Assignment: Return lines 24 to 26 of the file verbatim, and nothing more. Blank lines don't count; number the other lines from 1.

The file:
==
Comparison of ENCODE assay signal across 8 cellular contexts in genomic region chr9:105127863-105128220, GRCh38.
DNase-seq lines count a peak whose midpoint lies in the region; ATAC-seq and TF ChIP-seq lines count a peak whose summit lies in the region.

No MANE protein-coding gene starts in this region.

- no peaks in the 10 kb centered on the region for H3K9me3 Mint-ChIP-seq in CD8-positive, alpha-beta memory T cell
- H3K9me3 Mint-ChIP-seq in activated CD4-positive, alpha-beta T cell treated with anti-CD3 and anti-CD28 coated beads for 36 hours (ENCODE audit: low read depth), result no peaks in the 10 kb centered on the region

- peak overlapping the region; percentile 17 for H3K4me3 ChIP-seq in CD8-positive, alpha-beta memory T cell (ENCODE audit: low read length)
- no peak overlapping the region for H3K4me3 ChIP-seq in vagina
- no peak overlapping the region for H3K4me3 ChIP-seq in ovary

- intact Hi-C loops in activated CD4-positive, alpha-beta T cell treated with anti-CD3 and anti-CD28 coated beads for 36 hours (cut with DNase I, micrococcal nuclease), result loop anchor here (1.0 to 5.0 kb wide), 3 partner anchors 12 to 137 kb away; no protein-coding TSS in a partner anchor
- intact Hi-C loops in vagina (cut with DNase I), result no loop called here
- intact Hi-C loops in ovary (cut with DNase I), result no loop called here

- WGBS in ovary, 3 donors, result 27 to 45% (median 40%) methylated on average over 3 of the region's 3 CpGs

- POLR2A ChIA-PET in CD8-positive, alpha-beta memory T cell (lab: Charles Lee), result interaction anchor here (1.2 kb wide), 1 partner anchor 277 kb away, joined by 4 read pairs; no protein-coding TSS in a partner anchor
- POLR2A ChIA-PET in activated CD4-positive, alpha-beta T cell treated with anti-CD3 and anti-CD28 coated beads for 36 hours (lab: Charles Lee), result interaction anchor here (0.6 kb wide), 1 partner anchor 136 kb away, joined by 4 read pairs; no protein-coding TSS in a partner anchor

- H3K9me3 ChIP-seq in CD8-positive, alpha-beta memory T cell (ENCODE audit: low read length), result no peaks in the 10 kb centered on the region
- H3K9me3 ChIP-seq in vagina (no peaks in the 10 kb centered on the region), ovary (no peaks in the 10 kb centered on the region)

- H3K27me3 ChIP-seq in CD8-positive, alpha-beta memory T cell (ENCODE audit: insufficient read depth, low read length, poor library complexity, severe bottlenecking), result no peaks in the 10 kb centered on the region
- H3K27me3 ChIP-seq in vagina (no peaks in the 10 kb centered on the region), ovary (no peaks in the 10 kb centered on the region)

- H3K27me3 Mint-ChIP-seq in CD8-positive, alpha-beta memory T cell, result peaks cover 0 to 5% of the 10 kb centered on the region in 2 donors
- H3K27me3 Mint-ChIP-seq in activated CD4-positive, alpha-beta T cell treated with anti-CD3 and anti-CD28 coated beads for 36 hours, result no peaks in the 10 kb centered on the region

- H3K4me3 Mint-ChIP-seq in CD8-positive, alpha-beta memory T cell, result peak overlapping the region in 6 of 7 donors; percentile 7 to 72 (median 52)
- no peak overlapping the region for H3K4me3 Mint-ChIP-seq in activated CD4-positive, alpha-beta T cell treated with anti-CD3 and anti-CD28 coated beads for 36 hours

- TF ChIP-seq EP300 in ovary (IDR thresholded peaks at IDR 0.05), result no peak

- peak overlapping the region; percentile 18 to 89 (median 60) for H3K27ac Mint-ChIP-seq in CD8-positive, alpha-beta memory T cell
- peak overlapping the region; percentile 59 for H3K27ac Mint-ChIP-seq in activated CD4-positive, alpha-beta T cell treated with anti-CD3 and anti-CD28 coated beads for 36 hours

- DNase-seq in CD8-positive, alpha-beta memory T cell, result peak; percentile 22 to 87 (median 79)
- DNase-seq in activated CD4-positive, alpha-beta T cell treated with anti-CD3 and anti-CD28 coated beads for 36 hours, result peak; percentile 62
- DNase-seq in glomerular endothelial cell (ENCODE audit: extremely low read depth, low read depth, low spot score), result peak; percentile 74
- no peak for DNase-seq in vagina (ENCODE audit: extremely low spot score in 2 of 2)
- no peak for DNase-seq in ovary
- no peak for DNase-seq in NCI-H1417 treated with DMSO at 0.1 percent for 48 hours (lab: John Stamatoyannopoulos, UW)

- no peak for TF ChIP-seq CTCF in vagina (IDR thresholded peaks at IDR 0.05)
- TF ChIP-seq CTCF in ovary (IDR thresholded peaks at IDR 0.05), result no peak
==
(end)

- peak overlapping the region; percentile 18 to 89 (median 60) for H3K27ac Mint-ChIP-seq in CD8-positive, alpha-beta memory T cell
- peak overlapping the region; percentile 59 for H3K27ac Mint-ChIP-seq in activated CD4-positive, alpha-beta T cell treated with anti-CD3 and anti-CD28 coated beads for 36 hours

- DNase-seq in CD8-positive, alpha-beta memory T cell, result peak; percentile 22 to 87 (median 79)